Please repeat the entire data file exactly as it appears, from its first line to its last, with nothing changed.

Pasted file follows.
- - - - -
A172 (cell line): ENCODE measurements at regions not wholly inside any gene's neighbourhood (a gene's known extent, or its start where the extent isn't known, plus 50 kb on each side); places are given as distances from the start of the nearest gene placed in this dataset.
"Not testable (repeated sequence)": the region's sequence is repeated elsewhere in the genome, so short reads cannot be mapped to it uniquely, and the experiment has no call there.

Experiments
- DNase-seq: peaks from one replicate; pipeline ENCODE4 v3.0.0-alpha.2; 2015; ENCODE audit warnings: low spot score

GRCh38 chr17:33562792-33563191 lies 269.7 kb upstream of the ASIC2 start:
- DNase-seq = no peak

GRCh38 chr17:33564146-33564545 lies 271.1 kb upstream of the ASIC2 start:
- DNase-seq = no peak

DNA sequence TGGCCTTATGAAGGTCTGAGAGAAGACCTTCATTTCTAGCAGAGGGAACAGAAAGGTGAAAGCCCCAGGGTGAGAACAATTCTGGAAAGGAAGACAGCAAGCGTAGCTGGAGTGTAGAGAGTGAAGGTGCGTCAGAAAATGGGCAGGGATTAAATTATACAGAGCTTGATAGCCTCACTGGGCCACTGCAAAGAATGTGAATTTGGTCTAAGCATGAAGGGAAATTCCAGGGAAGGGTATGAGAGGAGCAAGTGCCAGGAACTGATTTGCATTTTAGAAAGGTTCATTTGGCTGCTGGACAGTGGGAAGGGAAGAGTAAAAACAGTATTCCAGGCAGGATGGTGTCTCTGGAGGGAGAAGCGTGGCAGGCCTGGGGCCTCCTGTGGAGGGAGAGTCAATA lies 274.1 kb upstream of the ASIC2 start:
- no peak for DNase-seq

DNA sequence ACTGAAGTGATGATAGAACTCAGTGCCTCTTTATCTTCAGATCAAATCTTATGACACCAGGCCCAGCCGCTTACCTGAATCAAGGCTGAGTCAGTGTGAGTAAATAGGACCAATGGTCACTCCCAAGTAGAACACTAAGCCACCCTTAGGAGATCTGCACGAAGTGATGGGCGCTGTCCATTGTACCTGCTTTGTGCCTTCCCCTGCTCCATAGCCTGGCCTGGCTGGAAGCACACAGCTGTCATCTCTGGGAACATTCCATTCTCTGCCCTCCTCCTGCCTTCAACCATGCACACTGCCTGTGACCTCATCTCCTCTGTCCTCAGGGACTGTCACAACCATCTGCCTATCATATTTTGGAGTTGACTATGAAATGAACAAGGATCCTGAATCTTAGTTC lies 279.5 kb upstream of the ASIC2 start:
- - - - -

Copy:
A172 (cell line): ENCODE measurements at regions not wholly inside any gene's neighbourhood (a gene's known extent, or its start where the extent isn't known, plus 50 kb on each side); places are given as distances from the start of the nearest gene placed in this dataset.
"Not testable (repeated sequence)": the region's sequence is repeated elsewhere in the genome, so short reads cannot be mapped to it uniquely, and the experiment has no call there.

Experiments
- DNase-seq: peaks from one replicate; pipeline ENCODE4 v3.0.0-alpha.2; 2015; ENCODE audit warnings: low spot score

GRCh38 chr17:33562792-33563191 lies 269.7 kb upstream of the ASIC2 start:
- DNase-seq = no peak

GRCh38 chr17:33564146-33564545 lies 271.1 kb upstream of the ASIC2 start:
- DNase-seq = no peak

DNA sequence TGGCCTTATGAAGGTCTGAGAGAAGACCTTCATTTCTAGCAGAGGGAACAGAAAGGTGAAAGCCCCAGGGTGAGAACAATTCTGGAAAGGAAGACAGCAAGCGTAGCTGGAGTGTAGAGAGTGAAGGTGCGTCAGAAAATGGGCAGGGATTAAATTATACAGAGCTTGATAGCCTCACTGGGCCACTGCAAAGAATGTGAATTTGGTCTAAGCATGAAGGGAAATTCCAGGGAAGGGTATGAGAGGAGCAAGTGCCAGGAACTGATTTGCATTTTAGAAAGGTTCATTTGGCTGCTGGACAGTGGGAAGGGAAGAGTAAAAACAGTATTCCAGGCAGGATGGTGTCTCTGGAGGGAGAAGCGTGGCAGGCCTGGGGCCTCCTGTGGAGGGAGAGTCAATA lies 274.1 kb upstream of the ASIC2 start:
- no peak for DNase-seq

DNA sequence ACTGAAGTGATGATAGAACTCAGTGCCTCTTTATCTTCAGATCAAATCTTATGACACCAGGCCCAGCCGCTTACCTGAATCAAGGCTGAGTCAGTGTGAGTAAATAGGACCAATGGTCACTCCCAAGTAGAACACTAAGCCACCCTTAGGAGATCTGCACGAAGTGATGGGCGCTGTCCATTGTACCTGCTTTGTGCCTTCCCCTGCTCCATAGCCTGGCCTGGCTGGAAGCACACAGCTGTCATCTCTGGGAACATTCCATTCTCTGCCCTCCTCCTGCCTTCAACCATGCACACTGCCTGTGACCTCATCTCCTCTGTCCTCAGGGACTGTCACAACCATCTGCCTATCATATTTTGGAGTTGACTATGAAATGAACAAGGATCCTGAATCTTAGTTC lies 279.5 kb upstream of the ASIC2 start: